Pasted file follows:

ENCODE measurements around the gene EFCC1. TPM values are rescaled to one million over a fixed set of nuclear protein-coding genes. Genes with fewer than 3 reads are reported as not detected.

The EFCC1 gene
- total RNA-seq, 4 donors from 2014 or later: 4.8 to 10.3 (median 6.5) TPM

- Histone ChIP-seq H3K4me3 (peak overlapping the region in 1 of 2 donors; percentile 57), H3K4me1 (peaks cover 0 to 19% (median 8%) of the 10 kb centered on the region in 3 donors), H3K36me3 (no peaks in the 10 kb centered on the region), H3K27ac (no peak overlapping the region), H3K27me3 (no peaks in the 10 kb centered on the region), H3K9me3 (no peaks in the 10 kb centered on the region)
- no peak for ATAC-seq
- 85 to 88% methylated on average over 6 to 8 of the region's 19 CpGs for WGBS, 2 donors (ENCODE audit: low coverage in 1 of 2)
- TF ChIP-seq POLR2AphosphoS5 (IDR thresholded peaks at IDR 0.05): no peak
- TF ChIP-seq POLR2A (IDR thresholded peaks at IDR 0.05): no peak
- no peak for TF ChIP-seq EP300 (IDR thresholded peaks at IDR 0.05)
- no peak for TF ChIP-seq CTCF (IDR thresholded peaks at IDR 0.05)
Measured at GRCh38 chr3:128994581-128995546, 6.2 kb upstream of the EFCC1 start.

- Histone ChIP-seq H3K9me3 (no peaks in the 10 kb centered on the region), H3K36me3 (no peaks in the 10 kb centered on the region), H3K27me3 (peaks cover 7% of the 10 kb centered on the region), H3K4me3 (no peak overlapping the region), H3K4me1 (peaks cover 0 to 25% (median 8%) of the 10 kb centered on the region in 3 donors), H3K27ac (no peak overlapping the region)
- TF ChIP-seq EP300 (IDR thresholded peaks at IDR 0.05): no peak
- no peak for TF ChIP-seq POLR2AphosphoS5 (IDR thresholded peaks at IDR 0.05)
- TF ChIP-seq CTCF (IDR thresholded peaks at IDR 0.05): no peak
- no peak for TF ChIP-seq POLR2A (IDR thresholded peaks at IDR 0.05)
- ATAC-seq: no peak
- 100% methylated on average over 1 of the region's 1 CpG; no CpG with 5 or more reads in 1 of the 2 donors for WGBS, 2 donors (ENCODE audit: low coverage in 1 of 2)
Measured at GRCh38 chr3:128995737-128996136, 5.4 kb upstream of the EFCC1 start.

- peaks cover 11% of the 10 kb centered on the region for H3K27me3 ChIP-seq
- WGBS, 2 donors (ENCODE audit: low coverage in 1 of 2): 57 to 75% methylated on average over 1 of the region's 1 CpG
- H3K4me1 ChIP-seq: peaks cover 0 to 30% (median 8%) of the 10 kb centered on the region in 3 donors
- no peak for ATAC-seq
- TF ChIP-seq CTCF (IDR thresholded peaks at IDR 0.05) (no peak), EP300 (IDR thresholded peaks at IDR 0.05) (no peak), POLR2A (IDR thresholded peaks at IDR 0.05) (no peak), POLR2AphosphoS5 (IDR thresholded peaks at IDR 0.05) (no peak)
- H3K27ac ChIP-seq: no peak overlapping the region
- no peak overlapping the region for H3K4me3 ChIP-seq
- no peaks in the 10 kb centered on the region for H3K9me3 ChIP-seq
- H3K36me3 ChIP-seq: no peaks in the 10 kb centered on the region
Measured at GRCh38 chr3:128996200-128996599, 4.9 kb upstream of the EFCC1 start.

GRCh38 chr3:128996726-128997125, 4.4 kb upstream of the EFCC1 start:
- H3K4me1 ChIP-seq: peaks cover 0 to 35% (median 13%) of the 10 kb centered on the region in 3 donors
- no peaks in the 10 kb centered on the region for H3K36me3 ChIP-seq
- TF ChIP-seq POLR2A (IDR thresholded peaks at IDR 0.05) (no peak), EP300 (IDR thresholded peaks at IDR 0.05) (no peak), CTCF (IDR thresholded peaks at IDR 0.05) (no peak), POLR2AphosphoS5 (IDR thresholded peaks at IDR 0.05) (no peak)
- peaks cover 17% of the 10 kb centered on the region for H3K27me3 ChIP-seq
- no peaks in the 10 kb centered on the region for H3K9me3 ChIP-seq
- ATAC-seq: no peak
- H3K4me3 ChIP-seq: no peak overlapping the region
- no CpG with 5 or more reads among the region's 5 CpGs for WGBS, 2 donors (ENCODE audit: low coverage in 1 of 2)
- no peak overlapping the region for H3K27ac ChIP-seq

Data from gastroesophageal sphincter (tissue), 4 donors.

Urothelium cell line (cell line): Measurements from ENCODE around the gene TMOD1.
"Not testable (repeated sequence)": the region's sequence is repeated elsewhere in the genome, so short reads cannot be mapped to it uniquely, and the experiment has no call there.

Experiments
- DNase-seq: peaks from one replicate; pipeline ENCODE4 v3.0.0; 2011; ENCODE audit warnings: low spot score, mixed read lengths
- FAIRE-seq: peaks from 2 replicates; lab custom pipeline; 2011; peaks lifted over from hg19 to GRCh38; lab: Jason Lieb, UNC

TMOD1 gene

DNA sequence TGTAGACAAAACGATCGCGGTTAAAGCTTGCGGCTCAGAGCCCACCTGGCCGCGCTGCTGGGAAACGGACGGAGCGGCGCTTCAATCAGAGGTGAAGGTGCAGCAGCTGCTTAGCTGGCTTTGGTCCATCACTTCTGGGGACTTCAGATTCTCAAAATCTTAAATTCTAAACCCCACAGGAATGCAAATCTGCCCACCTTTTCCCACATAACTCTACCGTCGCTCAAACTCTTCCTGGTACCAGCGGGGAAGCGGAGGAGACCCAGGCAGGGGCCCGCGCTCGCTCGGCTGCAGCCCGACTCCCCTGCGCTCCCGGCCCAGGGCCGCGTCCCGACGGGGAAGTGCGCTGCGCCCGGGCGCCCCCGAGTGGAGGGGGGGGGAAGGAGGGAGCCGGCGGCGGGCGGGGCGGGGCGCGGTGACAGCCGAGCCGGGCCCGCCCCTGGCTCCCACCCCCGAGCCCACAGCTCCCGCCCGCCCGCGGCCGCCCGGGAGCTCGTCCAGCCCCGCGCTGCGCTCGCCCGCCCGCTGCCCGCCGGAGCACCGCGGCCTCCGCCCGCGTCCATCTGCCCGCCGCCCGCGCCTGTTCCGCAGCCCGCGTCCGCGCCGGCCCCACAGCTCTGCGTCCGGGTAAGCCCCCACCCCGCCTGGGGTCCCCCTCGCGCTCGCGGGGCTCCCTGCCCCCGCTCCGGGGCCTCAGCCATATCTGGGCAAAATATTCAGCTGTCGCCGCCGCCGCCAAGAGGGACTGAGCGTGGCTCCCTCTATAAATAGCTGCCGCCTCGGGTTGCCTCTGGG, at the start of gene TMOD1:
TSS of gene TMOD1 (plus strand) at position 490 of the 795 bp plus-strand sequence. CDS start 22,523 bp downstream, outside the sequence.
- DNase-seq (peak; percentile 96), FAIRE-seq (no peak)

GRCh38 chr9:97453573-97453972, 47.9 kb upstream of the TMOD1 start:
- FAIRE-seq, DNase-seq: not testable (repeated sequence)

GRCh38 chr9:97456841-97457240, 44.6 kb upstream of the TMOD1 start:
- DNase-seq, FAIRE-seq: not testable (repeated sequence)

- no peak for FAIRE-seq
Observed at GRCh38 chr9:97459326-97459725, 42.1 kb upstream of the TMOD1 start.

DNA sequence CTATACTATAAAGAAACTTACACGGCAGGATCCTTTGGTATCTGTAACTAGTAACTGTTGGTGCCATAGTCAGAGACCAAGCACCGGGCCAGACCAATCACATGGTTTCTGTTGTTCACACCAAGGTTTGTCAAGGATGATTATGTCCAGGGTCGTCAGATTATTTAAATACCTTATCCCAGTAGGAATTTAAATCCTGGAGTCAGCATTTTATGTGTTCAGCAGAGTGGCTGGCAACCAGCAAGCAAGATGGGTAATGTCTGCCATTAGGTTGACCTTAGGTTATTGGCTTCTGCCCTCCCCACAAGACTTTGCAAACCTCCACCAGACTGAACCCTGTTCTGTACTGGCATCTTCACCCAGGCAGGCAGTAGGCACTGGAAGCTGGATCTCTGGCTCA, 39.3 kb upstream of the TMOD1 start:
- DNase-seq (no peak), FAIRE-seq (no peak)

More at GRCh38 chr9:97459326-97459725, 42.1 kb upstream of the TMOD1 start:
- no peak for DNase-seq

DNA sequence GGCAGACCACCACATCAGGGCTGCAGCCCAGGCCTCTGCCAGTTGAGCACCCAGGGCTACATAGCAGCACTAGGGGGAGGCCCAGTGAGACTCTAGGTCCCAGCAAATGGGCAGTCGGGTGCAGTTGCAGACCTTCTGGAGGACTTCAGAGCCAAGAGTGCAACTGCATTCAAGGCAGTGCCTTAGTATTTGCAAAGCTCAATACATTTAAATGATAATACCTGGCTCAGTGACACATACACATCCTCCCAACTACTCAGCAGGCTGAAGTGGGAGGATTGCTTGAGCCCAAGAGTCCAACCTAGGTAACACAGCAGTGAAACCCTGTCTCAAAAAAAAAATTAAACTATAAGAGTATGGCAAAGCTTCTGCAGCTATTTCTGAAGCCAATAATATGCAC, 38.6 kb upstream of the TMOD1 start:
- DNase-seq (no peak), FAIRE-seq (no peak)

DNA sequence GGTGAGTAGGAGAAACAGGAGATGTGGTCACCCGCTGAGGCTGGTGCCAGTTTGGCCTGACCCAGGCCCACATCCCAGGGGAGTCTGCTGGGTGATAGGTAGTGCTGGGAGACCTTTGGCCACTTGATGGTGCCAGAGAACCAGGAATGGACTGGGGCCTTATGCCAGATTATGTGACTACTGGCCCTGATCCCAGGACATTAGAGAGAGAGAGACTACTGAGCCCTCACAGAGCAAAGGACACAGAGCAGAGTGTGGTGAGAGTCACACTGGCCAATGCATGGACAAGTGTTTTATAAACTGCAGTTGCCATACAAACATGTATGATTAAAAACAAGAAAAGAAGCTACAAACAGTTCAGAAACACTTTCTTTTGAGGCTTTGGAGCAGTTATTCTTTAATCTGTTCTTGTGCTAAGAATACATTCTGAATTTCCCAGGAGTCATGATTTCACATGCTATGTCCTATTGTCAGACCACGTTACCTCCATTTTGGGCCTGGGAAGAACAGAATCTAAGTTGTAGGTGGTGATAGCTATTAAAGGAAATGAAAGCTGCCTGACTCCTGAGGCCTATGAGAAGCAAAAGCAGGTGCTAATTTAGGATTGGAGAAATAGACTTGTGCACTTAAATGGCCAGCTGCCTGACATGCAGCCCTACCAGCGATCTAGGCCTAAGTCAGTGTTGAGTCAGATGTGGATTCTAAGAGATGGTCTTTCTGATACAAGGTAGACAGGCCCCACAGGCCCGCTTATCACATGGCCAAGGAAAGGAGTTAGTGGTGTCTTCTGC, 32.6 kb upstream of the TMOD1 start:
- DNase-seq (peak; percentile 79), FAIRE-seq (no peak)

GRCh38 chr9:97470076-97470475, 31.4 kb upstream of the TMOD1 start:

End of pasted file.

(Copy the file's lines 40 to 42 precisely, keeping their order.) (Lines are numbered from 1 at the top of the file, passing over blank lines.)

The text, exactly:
Data from gastroesophageal sphincter (tissue), 4 donors.

Urothelium cell line (cell line): Measurements from ENCODE around the gene TMOD1.
"Not testable (repeated sequence)": the region's sequence is repeated elsewhere in the genome, so short reads cannot be mapped to it uniquely, and the experiment has no call there.